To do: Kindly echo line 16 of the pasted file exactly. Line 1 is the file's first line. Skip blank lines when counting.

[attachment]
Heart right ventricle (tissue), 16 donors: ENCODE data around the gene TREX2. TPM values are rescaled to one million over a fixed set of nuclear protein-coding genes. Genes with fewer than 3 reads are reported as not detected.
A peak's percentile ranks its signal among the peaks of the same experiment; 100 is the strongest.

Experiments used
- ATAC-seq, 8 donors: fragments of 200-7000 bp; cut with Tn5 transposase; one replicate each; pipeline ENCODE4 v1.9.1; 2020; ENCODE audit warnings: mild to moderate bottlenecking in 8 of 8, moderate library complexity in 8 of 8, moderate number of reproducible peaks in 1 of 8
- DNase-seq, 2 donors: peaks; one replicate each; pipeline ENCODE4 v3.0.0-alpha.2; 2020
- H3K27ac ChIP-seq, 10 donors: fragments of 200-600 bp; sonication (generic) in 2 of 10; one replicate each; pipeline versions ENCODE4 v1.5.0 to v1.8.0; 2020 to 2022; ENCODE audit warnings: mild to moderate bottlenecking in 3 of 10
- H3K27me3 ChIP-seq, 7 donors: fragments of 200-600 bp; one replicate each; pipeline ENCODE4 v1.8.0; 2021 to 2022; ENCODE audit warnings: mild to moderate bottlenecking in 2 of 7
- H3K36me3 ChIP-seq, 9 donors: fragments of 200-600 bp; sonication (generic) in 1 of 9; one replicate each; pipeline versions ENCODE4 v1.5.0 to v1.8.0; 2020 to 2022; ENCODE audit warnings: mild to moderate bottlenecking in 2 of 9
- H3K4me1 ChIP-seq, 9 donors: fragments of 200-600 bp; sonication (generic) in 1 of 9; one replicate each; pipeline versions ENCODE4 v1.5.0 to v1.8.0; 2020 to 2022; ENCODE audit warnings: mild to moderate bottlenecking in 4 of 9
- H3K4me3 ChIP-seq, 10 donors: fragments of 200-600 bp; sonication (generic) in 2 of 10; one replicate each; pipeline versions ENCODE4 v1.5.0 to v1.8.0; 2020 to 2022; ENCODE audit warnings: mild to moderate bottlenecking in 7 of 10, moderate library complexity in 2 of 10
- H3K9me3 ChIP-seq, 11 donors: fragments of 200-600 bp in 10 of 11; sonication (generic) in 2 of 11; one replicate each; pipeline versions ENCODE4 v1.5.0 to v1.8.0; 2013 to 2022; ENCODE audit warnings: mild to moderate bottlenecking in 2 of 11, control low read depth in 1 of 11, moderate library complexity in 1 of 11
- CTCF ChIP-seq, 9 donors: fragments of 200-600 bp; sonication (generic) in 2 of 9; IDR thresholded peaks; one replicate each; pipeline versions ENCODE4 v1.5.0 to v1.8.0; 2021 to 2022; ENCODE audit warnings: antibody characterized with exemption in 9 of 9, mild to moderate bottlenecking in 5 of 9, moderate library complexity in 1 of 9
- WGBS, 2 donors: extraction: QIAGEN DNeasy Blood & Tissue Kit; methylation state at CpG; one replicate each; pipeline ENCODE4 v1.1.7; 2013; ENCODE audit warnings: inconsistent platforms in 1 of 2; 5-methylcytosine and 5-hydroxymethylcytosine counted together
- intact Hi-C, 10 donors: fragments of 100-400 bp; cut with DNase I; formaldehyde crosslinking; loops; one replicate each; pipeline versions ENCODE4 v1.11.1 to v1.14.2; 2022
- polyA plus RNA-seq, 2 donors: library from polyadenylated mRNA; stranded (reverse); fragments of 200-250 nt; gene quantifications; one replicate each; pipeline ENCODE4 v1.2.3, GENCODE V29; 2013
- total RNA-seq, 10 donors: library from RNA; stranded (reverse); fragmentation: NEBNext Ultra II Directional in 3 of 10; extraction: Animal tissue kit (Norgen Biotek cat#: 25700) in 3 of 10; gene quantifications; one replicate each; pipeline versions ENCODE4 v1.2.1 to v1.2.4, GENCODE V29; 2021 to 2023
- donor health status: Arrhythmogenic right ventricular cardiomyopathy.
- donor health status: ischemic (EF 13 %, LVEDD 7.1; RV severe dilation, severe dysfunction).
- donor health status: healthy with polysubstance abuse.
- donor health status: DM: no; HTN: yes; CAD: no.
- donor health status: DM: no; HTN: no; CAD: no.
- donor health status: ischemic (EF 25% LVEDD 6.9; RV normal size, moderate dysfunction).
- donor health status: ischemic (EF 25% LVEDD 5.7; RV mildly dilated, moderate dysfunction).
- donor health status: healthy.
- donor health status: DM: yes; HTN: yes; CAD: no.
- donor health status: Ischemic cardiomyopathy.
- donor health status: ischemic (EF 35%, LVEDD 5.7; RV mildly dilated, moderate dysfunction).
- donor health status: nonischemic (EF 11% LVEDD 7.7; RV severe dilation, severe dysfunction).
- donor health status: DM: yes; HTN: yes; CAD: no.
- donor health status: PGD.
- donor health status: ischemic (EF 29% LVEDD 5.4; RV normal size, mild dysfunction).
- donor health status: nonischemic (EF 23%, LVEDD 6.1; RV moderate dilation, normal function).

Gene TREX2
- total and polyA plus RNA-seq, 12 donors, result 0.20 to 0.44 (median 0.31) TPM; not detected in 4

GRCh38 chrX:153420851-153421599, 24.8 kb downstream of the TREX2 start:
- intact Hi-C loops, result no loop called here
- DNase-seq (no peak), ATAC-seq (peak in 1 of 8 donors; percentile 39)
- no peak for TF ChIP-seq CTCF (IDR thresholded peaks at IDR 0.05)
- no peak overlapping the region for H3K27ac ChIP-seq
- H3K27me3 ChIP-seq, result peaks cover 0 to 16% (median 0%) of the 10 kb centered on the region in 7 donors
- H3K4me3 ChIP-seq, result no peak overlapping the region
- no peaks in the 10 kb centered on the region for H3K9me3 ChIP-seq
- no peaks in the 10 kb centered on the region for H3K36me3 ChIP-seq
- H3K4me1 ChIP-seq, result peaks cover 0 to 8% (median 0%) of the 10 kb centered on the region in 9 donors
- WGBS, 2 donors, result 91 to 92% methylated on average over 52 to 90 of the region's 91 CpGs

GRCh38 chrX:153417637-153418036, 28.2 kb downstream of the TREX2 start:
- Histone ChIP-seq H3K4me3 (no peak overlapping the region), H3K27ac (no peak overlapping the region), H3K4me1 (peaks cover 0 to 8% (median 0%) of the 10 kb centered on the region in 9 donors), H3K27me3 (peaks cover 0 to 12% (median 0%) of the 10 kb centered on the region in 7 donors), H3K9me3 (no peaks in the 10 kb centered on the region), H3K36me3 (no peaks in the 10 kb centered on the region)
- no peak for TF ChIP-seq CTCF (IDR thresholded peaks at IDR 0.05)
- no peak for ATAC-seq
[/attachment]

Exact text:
- total RNA-seq, 10 donors: library from RNA; stranded (reverse); fragmentation: NEBNext Ultra II Directional in 3 of 10; extraction: Animal tissue kit (Norgen Biotek cat#: 25700) in 3 of 10; gene quantifications; one replicate each; pipeline versions ENCODE4 v1.2.1 to v1.2.4, GENCODE V29; 2021 to 2023